This hike is a double win. Beautiful lake and beautiful peak all in one trip, though I’ll admit the effort to scenery ratio was pretty high in the beginning. Hiked 10/13/2014, definitely a good fall hike.
- Distance: 12 miles round trip
- Elevation: 3300ft gain
- Weather: 50’s and sunny at the bottom, way colder at the top
- Commute from Seattle: 1:20 without traffic
- Did I Trip: Yes, and slid five feet down a muddy rock like a pro
Somehow, I severely miscalculated time and ended up power-hiking/running this entire trail to avoid being late for work. I debated turning around at the lake, but figured I didn’t get all the way out there to not make it to the peak, so I pushed on and figured I’d just go straight to work with the help of baby wipes and perfume and a change of clothes. The first mile or two were flat, so those were a piece of cake. But after that, it’s up, up, up. There are a few waterfalls along the way, but nothing really spectacular until the lake itself. At one point, I realized I smelled burning, and suddenly was surrounded by a smokey haze. I freaked out, and worried that I was in an area where the underbrush was burning and I just hadn’t realized it (okay, I had been reading forest fire survival stories the night before). Turned out someone left a campfire going (I yelled around for people) that I took the liberty of putting out. I didn’t see anyone for hours, so I’m assuming they left and didn’t put it out all the way and it reignited and started spreading. Guys, that’s how forest fires can start. Come on.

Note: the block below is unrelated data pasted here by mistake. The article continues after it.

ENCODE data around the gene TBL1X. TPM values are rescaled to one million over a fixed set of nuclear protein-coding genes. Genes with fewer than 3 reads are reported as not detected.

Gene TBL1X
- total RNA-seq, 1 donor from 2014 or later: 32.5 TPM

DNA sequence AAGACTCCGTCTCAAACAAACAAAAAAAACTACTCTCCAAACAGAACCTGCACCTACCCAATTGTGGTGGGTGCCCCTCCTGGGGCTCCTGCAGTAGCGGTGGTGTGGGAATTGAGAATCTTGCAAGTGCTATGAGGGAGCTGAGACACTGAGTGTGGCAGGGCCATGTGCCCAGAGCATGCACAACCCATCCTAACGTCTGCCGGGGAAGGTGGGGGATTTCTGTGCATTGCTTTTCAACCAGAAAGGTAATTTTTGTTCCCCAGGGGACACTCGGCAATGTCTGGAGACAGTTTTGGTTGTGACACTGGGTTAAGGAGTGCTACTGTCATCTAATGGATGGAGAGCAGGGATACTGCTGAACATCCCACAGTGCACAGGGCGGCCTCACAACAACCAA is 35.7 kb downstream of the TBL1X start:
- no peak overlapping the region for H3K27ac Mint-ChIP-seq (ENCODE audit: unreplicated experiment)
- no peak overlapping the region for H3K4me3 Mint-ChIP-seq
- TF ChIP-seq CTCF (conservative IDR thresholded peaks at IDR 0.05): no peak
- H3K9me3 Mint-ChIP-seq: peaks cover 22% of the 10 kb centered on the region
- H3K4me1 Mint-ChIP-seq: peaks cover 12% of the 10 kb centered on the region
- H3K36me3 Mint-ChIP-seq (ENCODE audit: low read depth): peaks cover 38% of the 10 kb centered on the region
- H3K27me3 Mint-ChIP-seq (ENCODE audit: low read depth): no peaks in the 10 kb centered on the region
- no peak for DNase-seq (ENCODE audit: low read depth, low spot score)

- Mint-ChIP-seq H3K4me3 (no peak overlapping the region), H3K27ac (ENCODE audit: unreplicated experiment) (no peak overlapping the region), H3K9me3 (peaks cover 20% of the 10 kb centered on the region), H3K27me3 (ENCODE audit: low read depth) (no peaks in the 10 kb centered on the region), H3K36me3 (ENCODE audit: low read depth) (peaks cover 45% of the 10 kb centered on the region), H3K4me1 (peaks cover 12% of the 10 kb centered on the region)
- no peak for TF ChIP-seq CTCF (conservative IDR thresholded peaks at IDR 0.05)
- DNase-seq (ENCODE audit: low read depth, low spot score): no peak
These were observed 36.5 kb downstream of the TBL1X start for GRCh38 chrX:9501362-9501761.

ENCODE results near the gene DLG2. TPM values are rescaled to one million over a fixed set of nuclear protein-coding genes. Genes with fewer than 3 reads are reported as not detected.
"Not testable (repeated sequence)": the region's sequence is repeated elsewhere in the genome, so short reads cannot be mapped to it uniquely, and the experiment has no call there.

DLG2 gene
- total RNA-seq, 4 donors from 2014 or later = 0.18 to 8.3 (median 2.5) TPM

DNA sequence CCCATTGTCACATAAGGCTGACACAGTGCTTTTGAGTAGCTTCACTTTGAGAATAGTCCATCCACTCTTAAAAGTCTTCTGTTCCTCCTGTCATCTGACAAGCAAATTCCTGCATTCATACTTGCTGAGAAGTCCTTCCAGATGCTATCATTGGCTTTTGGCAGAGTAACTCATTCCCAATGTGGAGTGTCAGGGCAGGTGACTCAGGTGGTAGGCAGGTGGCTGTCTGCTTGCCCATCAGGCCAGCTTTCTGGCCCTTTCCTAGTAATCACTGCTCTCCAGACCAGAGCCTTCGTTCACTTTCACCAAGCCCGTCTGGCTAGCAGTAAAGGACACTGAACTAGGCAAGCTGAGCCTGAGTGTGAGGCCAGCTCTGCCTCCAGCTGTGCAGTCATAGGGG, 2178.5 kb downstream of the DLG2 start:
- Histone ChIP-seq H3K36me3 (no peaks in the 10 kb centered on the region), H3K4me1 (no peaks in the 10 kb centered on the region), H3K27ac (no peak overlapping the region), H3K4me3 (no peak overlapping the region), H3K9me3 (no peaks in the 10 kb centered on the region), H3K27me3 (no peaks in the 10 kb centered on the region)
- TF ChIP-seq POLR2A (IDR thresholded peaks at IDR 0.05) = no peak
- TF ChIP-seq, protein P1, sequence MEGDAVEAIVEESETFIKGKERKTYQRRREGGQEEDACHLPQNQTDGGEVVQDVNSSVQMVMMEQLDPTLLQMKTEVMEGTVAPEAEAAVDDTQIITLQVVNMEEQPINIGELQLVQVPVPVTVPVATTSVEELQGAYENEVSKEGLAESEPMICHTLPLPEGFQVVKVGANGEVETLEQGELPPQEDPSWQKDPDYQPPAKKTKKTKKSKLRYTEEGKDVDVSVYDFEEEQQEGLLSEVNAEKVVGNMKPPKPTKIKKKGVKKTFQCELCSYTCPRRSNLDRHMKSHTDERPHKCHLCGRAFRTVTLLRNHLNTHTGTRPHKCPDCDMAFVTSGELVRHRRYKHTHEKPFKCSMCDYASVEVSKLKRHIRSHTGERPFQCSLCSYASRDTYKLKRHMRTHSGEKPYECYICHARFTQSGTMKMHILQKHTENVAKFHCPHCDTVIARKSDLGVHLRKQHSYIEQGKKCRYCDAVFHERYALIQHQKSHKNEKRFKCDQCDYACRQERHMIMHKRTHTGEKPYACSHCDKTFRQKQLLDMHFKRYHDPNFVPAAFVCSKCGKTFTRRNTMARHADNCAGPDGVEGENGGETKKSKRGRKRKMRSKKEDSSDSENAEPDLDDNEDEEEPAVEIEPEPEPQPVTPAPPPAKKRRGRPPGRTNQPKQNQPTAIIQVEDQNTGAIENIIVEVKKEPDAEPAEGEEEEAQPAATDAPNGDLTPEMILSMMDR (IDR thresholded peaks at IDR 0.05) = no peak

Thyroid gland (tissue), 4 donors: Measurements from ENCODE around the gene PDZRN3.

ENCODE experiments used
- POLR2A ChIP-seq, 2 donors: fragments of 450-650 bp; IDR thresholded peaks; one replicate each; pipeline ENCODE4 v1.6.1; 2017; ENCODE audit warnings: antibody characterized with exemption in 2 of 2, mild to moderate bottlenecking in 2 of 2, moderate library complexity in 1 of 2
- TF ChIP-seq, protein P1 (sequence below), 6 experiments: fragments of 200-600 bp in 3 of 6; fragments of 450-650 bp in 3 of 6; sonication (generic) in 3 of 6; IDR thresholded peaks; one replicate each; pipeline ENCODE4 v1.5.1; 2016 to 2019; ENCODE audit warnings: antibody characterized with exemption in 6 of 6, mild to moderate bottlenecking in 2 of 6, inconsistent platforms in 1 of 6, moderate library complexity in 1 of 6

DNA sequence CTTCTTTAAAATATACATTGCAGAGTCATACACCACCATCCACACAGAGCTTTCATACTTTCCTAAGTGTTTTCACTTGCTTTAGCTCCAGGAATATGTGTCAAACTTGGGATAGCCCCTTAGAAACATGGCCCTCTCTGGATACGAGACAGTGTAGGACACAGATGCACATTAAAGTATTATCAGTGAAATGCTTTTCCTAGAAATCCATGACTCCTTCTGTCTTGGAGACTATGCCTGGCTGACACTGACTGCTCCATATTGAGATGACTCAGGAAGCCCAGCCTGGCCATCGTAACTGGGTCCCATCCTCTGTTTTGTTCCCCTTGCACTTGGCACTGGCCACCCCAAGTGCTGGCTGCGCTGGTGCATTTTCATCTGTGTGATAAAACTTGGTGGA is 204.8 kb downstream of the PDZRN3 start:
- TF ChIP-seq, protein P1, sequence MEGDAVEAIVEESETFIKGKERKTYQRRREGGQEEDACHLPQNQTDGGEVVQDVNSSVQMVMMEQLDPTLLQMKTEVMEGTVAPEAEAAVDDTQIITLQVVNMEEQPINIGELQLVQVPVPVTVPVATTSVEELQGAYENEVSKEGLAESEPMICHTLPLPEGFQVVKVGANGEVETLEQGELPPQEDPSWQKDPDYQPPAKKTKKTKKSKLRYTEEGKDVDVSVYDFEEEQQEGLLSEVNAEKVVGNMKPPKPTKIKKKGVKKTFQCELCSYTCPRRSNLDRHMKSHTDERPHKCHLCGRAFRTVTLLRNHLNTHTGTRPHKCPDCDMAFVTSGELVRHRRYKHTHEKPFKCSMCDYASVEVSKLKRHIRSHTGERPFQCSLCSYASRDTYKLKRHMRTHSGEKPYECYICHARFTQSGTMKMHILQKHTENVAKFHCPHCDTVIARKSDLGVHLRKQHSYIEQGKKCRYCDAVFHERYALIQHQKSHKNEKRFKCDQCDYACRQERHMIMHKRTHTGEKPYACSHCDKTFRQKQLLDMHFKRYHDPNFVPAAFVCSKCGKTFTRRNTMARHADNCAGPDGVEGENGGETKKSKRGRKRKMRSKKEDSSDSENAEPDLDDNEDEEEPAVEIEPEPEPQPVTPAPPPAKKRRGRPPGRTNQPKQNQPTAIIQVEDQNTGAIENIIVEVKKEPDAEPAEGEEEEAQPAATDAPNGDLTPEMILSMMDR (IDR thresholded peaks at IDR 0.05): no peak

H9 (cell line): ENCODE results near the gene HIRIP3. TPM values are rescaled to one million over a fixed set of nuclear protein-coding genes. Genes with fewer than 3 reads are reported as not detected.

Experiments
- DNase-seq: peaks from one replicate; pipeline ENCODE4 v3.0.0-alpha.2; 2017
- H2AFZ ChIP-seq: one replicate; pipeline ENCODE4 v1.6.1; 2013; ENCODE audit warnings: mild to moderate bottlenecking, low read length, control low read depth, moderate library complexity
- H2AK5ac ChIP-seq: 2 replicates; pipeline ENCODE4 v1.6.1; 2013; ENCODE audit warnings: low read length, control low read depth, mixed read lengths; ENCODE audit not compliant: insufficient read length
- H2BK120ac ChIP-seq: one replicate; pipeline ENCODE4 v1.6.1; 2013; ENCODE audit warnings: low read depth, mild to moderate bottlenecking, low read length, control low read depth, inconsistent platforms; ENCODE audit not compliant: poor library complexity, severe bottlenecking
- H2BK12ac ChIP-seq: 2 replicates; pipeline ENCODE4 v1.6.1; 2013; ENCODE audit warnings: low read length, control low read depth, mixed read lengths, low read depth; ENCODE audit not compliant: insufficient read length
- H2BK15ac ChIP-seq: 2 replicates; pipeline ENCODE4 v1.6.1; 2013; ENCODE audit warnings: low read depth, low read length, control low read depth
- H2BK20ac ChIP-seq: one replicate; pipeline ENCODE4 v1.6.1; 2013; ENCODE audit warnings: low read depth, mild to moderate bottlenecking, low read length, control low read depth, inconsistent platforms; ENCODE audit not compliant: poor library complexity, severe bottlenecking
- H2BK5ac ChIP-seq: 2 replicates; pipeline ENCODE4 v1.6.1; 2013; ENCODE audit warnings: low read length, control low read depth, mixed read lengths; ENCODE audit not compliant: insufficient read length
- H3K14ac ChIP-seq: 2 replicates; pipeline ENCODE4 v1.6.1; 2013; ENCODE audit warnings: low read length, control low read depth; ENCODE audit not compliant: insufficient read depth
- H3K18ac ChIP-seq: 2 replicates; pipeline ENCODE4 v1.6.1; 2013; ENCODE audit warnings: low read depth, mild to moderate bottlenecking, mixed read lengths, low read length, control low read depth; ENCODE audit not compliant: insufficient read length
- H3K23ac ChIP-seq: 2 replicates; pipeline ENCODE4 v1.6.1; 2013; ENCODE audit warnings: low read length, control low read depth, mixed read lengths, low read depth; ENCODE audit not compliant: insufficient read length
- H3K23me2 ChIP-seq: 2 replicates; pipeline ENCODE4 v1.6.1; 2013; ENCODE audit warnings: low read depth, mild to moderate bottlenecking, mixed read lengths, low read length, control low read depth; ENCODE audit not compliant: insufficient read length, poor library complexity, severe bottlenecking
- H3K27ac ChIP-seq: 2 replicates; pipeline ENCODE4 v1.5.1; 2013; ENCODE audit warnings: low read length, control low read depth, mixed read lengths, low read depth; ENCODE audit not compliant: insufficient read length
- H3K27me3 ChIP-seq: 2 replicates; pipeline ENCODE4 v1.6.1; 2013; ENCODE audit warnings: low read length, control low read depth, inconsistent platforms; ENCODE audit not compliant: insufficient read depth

Anyway, after lots of steep switchbacks (several of which I hiked right past – pay attention! I space out too much sometimes), some slick rock to scramble over, and a few small waterfalls, you arrive at Lake Rachel. Which is beautiful. It looks like a Carribbean coast. Talapus and Olallie were cool, but this was unbelievable. I’d have been perfectly happy turning around here and having time to take pictures and just take in the scenery, but of course my pride forced me along the side trail going up to the ridge.
The trail up to the ridge was much narrower and just as steep. There were a few areas where you had to scramble over some rocks, one of which was in the middle of a switchback. Took me a while to figure that one out, since it looked like there was a stick blocking it (the WTA volunteers will usually put branches across paths that are out of commission or just the wrong direction) but I think the branch just fell and rolled that way, because the only path nearby was the one that continued a few feet up the boulder. But after fifteen or 20 minutes of that trail, I popped out along a ridge and the trail came to a T. To the left is Rampart Lakes, to the right are Alta and Lila Lake, which (I think) is in the basin below Alta. Go right, until the trail splits again, and then bear left, which goes up to Alta.